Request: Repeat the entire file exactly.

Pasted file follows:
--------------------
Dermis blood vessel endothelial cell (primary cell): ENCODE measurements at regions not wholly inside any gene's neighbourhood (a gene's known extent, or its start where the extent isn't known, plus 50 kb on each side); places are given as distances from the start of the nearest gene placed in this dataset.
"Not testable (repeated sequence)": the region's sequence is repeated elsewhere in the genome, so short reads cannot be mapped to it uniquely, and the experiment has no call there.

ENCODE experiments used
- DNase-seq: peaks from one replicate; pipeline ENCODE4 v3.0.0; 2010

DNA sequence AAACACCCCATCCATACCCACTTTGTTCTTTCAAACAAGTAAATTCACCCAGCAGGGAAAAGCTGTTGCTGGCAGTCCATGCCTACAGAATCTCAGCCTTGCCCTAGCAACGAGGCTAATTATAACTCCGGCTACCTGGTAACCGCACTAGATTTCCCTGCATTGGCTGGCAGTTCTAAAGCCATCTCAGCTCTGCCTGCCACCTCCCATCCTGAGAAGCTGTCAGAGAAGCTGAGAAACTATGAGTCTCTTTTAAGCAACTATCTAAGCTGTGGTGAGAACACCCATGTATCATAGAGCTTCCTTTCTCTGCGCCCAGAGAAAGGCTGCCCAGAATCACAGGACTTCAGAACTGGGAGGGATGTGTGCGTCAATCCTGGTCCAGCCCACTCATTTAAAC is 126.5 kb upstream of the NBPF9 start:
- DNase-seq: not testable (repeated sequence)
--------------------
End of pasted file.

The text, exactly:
Dermis blood vessel endothelial cell (primary cell): ENCODE measurements at regions not wholly inside any gene's neighbourhood (a gene's known extent, or its start where the extent isn't known, plus 50 kb on each side); places are given as distances from the start of the nearest gene placed in this dataset.
"Not testable (repeated sequence)": the region's sequence is repeated elsewhere in the genome, so short reads cannot be mapped to it uniquely, and the experiment has no call there.

ENCODE experiments used
- DNase-seq: peaks from one replicate; pipeline ENCODE4 v3.0.0; 2010

DNA sequence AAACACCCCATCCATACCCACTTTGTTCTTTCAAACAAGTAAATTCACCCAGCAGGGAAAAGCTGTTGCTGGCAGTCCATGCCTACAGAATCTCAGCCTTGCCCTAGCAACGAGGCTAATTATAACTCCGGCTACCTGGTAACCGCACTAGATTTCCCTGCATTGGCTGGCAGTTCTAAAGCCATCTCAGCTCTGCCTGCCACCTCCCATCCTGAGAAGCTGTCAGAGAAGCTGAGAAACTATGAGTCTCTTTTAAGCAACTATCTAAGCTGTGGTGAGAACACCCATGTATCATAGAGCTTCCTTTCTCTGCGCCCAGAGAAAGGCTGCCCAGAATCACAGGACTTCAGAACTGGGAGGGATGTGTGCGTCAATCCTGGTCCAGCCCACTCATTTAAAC is 126.5 kb upstream of the NBPF9 start:
- DNase-seq: not testable (repeated sequence)